0 votes

Hello! Im a beginner here, and trying to make a stellaris-like rts as my first game. Making spaceships a kinematic body didn't quite satisfy me (bcuz acceleration and decelration have to be handled manually, and even then arent perfect), so I want to learn to use rigid bodies. So far I`ve been trying to get it to move to the cursor, and left its rotation (and turning) for later:

func move(delta):
if Input.is_action_pressed("follow"):
    target = get_global_mouse_position()
velocity = position.direction_to(target) * speed
apply_central_impulse(velocity * delta)

But it doesn't work too well, either. The ship (from a standstill) doesn't move straight to the target (though it accelerates smoothly, at least), but takes sort of a curved path, and then orbits around the target, oscillating back and forth. I also want it to decelerate before it arrives at the target, so that it wouldn't overshoot, and I would usually try to do that by inverting velocity or applying negative impulse, but seeing how curved the path is... As well as that, I want it to make smooth turns, but when I tried applying torque impulse, it turned into quite a mess, so I chose to ask for help instead. Any help appreciated :)

Godot version 3.4.4 stable
in Engine by (12 points)

I would actually recommend not using rigid bodies as it is actually easier to control kinematic bodies. Implementing acceleration and deacceleration is not difficult.

Anyway, moving the node is easy. If you can't do that, look up some youtube tutorials.

But as far as moving to a target, you might considering something like this:

Note that I haven't tested this so there might be bugs, but hopefully it'll give you an idea or two!

extends KinematicBody2D

# when we are 1 pixel away from the target. depends how large your bodies are.
const ACCEL = 10 # add this to velocity every second.
const MAX_VELOCITY = 100 # clamp velocity to this to prevent accelerating indefinately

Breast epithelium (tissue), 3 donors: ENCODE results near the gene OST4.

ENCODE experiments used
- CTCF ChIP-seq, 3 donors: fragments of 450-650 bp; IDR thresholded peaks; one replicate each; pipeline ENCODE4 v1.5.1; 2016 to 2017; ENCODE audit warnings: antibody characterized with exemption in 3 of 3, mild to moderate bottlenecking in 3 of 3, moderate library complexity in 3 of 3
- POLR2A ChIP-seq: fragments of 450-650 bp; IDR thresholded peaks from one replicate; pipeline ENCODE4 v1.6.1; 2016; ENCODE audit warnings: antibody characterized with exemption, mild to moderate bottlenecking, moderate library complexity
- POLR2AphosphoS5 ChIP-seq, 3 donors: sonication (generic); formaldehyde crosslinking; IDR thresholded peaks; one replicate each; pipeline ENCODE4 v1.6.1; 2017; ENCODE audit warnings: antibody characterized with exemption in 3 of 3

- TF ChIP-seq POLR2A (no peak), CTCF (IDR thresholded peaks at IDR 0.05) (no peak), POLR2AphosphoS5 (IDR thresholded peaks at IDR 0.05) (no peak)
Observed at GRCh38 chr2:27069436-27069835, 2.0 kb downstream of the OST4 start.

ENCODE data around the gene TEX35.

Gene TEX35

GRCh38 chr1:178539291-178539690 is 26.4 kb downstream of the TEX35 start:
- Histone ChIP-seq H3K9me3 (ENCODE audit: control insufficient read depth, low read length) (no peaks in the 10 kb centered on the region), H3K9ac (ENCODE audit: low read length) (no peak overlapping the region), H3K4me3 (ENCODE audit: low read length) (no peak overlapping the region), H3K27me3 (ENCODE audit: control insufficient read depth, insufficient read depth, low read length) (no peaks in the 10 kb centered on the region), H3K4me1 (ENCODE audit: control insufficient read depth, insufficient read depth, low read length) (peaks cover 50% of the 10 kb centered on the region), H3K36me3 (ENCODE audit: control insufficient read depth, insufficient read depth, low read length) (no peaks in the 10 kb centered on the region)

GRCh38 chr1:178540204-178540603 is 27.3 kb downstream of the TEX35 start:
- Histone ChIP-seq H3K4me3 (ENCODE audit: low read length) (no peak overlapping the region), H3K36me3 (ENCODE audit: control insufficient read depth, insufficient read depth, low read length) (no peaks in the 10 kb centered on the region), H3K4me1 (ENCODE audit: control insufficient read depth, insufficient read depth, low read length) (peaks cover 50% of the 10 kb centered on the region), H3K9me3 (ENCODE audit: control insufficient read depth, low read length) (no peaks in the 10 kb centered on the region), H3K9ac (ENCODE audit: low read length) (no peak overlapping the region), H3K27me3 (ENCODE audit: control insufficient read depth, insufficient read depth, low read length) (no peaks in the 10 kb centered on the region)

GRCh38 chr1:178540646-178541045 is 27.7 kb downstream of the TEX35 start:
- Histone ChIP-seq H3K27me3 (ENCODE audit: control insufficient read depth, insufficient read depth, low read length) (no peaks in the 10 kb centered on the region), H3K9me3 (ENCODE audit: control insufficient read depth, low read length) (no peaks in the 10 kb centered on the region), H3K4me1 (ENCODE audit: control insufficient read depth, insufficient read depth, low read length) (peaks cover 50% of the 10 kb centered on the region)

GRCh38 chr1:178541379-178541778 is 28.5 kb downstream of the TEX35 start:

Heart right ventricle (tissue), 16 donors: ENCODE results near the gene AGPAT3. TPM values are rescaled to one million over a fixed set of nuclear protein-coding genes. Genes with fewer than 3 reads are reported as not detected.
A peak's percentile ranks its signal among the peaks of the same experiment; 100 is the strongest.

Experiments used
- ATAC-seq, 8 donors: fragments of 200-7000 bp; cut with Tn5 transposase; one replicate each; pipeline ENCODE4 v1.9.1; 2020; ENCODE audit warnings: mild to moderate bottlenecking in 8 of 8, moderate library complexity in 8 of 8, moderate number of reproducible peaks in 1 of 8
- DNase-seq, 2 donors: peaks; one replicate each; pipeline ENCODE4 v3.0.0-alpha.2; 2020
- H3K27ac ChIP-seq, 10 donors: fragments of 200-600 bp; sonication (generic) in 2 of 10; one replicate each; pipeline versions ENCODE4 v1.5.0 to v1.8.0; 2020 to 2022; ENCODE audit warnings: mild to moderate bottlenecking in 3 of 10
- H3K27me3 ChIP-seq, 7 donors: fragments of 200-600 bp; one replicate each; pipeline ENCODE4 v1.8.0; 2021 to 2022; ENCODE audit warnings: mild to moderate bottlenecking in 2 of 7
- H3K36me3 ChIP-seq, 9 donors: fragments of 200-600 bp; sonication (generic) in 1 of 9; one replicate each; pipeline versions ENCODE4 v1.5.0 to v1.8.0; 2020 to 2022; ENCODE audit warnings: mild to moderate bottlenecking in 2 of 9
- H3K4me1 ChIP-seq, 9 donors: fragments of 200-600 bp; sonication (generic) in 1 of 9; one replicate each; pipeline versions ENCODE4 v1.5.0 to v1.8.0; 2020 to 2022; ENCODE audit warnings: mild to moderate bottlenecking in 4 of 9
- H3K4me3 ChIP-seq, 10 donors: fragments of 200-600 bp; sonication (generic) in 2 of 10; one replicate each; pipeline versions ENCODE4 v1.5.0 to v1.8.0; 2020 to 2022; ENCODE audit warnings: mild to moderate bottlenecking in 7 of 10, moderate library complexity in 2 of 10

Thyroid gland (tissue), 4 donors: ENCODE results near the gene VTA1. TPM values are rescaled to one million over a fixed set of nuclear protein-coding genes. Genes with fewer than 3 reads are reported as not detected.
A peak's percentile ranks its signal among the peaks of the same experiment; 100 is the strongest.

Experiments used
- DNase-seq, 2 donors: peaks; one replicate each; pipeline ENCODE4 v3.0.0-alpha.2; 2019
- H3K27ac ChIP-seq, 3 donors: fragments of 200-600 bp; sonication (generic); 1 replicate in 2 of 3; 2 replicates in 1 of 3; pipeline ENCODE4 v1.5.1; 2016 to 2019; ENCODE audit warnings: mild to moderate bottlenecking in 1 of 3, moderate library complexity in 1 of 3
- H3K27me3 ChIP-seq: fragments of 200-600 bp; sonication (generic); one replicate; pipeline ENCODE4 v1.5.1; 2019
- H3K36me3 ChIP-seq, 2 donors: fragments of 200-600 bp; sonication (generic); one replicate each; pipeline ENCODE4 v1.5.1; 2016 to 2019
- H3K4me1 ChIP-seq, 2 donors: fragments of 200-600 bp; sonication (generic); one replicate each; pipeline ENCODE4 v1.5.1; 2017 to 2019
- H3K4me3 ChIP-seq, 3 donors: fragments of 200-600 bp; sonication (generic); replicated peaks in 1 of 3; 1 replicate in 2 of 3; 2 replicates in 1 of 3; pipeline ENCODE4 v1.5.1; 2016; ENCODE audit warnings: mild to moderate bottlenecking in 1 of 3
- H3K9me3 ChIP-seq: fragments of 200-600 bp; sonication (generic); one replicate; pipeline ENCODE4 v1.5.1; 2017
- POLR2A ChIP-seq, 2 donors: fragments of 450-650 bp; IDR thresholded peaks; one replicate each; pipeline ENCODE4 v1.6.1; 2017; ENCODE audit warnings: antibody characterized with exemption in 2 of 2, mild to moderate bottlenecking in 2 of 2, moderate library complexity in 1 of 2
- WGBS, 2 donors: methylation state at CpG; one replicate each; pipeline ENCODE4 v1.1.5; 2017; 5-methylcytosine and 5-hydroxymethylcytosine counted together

var velocity := Vector2()

var is_following := false
var target_node = null

func set_follow_target(node:Node):
    target_node = node
    is_following = true

func _process(delta:float):
    if is_following:
        var dist_to_target = global_position.distance_to(target_node.global_position)
        if dist_to_target <= TARGET_REACHED_THRESHOLD:
            is_following = false
            var direction = global_position.direction_to(target_node.global_position)
            velocity += direction * ACCEL * delta

func _physics_process(delta):
    if velocity.length() > MAX_VELOCITY:
        velocity = velocity.normalized * MAX_VELOCITY

Hmm, this looks promising. I've done smth similar, but your seems better - the turns are gradual, and all left to to do is to add deceleration and rotation. I'll tinker with it and update later. Thx for the reply

1 Answer

0 votes

You can easily do this with tween and parallel () functions. There's a YouTube video about it somewhere with code like the following:

`var tween := createtween ().settrans (Tween.TRANSQUINT).setease (Tween.EASEINOUT)
tween.tweenproperty (self, "globalposition", getglobalmouse_position (), 1.0)

var targetrotation := globalposition.directionto (getglobalmouseposition()).angle () + PI / 2.0
tween.parallel ().tweenproperty (self, "rotation", targetrotation, 0.5)`

That code was ripped from the video, so if it doesn't work...

by (141 points)
edited by

Thx for the reply, Ill look into tweens. Gonna try and find the vid u mention

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